Maybe one of the reasons why the photograph of Aylan Kurdi, the dead Syrian toddler found dead on a Turkish beach, shocked and moved so many people (this writer included) is because it was no cliche image. Our capacity to filter out or mentally file away became impotent, and the picture hit us in a spot usually carefully guarded. Cliche photography allows us to engage with pictures on our terms, and not on any others, essentially giving us the option to decide whether we want to learn something (instead of making us learn, whether we want to or not). A picture is not what it depicts, but the photograph of Aylan Kurdi had no other terms than its own — which essentially means the terms of all of those trying to reach the Europe’s safe haven from whatever hell hole they are escaping from. This then would point at the power photojournalism can still have, well could have, if it stopped chasing after easy, simple cliches.
In the context of visual journalism, it’s easy to see how cliches are the exact opposite of what is needed. Only in the case of Fox News (or its left-wing equivalents) can the idea of journalism be to not only confirm, but actually strengthen viewers’ pre-existing ideas. The goal of actual journalism is to properly cover a topic, regardless of whether it confirms or challenges pre-exisiting ideas. Cliches do not challenge anything. Instead, they confirm. So cliches have no role in serious journalism other than to serve as examples of what needs to be investigated (and this usually means to be challenged). And you can’t fight cliches with other cliches. That just doesn’t work.
The same is true for cliches in many other types of photography. The more is at stake for a viewer, the more harm can be caused by cliches.
In the area of “art photography,” cliches mostly result in turning photographs into entertainment. There is nothing wrong with entertainment, which clearly is a form of art. But while we can easily view all entertainment as art (however much or little actual merit it might have), not all art is intended to be entertainment. An artist embracing entertainment thus might want to ask her or himself whether s/he wants to be an artist or an entertainer first: is there a larger goal that contains the risk of challenging the viewers’ ideas, thus possibly resulting in highs and lows of popularity (a concept that clearly has no role in serious art)?
Art can be entertaining, but the entertainment should be more like an added bonus, a possibly unintended consequence, than the main goal. One might argue that excluding cliches from art photography has become impossible, given that “everything has already been photographed.” I often think that when I hear an art photographer argue along those lines, that might say more about where that particular artist is at with their own practice than about photography itself.
This is not to say that cliches can or should be avoided. Given that there are so many photographs in the world, and given that there is such a breadth of visual recognition of tropes, cliches can serve an important role in art: they disarm, creating an opening for a message (this is assuming that a photographers wants to have a message, which isn’t a given). Cliches, when carefully used, can turn artists into undercover agents. But the key here lies on “when carefully used.”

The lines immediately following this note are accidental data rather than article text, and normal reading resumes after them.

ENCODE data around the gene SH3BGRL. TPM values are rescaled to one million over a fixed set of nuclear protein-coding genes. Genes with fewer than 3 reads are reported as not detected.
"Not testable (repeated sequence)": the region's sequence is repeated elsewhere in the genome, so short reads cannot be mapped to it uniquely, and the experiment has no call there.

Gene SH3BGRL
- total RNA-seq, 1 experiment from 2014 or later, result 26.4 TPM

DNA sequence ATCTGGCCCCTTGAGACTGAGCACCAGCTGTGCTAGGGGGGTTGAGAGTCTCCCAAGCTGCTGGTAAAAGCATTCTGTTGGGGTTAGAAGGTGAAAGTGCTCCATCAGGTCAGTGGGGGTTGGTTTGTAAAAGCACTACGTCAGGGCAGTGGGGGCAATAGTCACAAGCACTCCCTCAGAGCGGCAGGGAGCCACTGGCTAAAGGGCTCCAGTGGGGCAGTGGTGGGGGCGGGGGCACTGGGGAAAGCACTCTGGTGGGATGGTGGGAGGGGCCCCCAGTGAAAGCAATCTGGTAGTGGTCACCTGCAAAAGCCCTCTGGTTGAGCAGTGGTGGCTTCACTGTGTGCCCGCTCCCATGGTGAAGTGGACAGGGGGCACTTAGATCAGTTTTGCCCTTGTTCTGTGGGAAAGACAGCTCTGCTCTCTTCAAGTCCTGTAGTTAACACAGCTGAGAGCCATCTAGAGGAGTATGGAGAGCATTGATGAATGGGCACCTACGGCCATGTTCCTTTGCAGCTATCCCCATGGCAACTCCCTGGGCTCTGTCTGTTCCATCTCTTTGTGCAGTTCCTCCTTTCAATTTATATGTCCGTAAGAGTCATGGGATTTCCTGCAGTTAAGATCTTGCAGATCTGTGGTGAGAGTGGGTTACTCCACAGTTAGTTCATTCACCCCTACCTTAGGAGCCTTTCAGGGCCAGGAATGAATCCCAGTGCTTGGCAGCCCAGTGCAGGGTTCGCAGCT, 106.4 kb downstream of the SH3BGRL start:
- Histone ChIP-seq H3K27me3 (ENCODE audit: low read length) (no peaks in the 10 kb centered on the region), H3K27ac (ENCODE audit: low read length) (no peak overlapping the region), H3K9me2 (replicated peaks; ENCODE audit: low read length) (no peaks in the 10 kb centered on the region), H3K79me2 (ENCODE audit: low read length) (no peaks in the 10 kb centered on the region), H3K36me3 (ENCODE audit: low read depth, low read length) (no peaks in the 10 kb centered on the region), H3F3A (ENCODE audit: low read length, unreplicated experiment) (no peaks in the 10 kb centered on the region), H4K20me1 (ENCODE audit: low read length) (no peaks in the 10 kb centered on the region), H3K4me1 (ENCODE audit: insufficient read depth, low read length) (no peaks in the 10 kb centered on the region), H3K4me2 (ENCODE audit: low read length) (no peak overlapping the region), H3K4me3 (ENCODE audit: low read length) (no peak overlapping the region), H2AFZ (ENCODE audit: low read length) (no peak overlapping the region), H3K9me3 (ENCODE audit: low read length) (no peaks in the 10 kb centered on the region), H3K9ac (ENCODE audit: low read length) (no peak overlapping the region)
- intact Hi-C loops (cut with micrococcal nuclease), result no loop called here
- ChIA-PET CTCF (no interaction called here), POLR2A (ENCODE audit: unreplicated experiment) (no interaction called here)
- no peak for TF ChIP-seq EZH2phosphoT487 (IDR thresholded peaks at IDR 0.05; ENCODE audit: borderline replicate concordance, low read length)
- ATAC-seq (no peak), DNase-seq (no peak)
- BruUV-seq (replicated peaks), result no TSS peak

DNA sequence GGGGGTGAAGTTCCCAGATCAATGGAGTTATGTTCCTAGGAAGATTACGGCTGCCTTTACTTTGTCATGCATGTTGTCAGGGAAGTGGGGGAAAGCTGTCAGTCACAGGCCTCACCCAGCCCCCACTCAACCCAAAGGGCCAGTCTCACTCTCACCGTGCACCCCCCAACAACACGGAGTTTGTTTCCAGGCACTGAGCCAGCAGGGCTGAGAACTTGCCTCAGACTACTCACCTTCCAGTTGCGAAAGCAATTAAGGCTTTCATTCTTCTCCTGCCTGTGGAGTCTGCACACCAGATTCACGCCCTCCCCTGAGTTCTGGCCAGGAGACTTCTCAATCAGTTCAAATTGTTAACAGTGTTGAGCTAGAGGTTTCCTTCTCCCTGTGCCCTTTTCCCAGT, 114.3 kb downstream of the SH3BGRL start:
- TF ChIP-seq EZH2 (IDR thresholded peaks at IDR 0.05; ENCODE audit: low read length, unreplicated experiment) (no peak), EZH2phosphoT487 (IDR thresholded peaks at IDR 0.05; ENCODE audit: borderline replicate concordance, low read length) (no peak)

The temptation always is to give in to the cliches, because they are so appealing on so many different levels. When making a cliche photograph, there is that tingle of instant satisfaction, and you just know you’re mining a well-trodden territory that will create easy access to an audience. Many of us — this writer included (see that “lovely” example at the top of this piece, taken from a plane with a phone) — take cliche photographs on a regular basis, and there’s nothing wrong with it.
But again, context matters. The moment your aspiration lies in the area of art, you’re in a kind of trouble you might get out of only partially. In the arts, cliche photographs act like cat urine: it’s very hard to get rid off the stench once it has attached itself to the wrong location. Cliche photographs can work in the arts. But if they aren’t made to work carefully, you not only find yourself outside of what art aspires to be, you often also end up being in the territory of lousy entertainment.
Ultimately, given that cliches are so easy to be had and so hard to avoid, they ask of photographers to be cognizant of the territory. Regardless of what context you work in, that’s a tough job. You have to know what you’re doing, you have to be able to identify cliches (not all cliches are equally simple and easily identifiable). That sort of engagement happens at the level of editing, of looking at your — and everybody else’s — work (as if editing wasn’t hard enough already!). But in a day and age where photographs are so widely used, and where so many people use photographs very specifically because of that, photographers have to more deeply engage with their history’s medium, with what photographs say and do (and why).
Photographs “are not made just to be seen,” Francis Hodgson just wrote, “They are made to be thought about.” Is this a good picture? If it is why and how? Given they create so much immediate satisfaction and recognition, cliches are tempting us to think of them as good. They might be. But usually, they’re not. We need to see more. We should ask of photography to do better.